November 28, 2021

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Fit And Go Forward

Chase Young will be fine. But how will no preseason impact the rest of Washington’s roster?

Reports surfaced on Monday that the NFL had canceled the entire 2020 preseason due to coronavirus pandemic, a move that the NFL Players Association had been pushing for weeks.

While the league likely made the right decision as virus cases continue to rise nationwide, there are several players across the NFL that wish at least a few exhibition games were being played. In Washington, that’s almost certainly the case.

Here’s a look at how the elimination of the preseason impacts Washington’s roster as a whole…

Little change

For proven studs like Landon Collins, Ryan Kerrigan, and Terry McLaurin, the elimination of the preseason likely doesn’t change much. You can add the rest of the defensive line unit — Jonathan Allen, Matt Ioannidis, and Daron Payne — into this grouping as well. Brandon Scherff and Morgan Moses are honorable mentions.

In recent years, teams across the NFL have reduced the amount of playing time their stars see in the preseason. Outside of typically the third exhibition game, starters usually don’t see more than a few drives. 

Another player who likely won’t be impacted a whole lot? No. 2 overall pick Chase Young.

Yes, the transition from college ball to the NFL is difficult, no matter if you’re considered a generational prospect or a fringe roster guy. But even without the preseason, Young should be able to step right in and produce for Washington. Let’s get to the facts:

Young has dominated at every level he’s played at. During his junior season, he was double-teamed on every snap, yet he still led the nation in sacks. In Washington, there’s plenty of talent on the defensive front besides Young that will prevent defenses from solely focusing on the rookie, which will help the 21-year-old’s transition to the NFL significantly.

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Position battles impacted

Yet, not everyone on Washington’s roster is fortunate enough to have the luxury of these players listed above. Players that are entering open competitions for starting roles would have certainly benefitted from the preseason.

Entering training camp, Washington does not have set starters at left tackle, left guard, tight end, the No. 2 wide receiver position, and the second cornerback spot. 

  • Left tackle was expected to be a competition between free agent signing Cornelius Lucas, third-year veteran Geron Christian and rookie Saahdiq Charles. Without the preseason, it’s hard to imagine Charles, who might be the most talented of the bunch, being Washington’s Week 1 starter protecting Dwayne Haskins’ blindside when he has zero NFL experience.
     
  • The left guard job was expected to come down to the two Wes’s: Wes Schweitzer and Wes Martin. The former arrived in free agency, while the latter was a fourth-round pick in 2019. Schweitzer is more established, but Martin played well in Scherff’s absence last season and could be a long-term solution at the position. With no game action, it’ll be difficult to determine the better Wes for the job.
     
  • The wideout spot opposite Terry McLaurin is completely open after Kelvin Harmon tore his ACL. The preseason would give fourth-round rookie Antonio Gandy-Golden the chance to emerge into that role, but heading from Liberty to the NFL is an even bigger jump than most. Will AGG end up being the guy, or will the team be forced to start the season with a veteran like Cody Latimer on the outside?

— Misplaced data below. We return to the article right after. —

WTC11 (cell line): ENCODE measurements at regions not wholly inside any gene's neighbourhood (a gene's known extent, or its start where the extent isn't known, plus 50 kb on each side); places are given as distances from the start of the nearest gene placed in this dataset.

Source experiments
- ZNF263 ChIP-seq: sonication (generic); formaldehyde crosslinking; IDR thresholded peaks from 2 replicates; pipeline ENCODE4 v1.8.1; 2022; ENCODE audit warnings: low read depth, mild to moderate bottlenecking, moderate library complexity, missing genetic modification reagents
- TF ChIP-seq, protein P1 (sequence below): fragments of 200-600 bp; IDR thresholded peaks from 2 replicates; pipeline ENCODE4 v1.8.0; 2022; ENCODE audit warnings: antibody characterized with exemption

• Tight end is Washington’s worst position group on the team, but one of the most intriguing names on the team plays this position in Thaddeus Moss. Will the undrafted free agent be able to impress Ron Rivera and co. enough in camp without any preseason games to make the roster? We’ll find out.
     
  • Kendall Fuller has the No. 1 cornerback spot locked down, which leaves Ronald Darby and Fabian Moreau, both under contract for just 2020, competing for the other starting spot. How will the coaching staff choose who gets the nod Week 1? Will those one-on-one wideout vs. cornerback camp sessions reallllly be the deciding factor?
     
  • Lastly, how the running back room shakes out in Washington will be tough to assess with no preseason. Adrian Peterson enters camp the lead back, but he won’t likely handle the pass-catching duties offensive coordinator Scott Turner loves. Will that belong to Derrius Guice, J.D. McKissic or Antonio Gibson? What role does Peyton Barber have? Will Bryce Love be healthy enough to play? There are so many questions with this group, and no preseason makes those answers even harder to come by.

On the bubble

For everyone fighting for roster spots 45-53, the elimination of the preseason is a major blow.

Players like Trey Quinn, Troy Apke, and Josh Harvey Clemons — who have been on the team the past couple of years but aren’t guaranteed roster spots in 2020 — would have benefitted from the preseason. Now, with a new head coach and overall regime, it’ll be much harder for that group of Washington players to stand out.

Additionally, over the past couple years, the Burgundy and Gold have had multiple players enter training camp as afterthoughts that used a strong preseason to earn a 53-man roster spot. Without the preseason, wideouts Steven Sims and Robert Davis don’t make Washington’s roster in 2019, Cam Sims in 2018, and so on. 

So, while the elimination of the preseason is the smart decision healthwise, the Burgundy and Gold’s roster will almost certainly look different than it would’ve had there been a full four-game exhibition slate.

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Chase Young will be fine. But how will no preseason impact the rest of Washington’s roster? originally appeared on NBC Sports Washington

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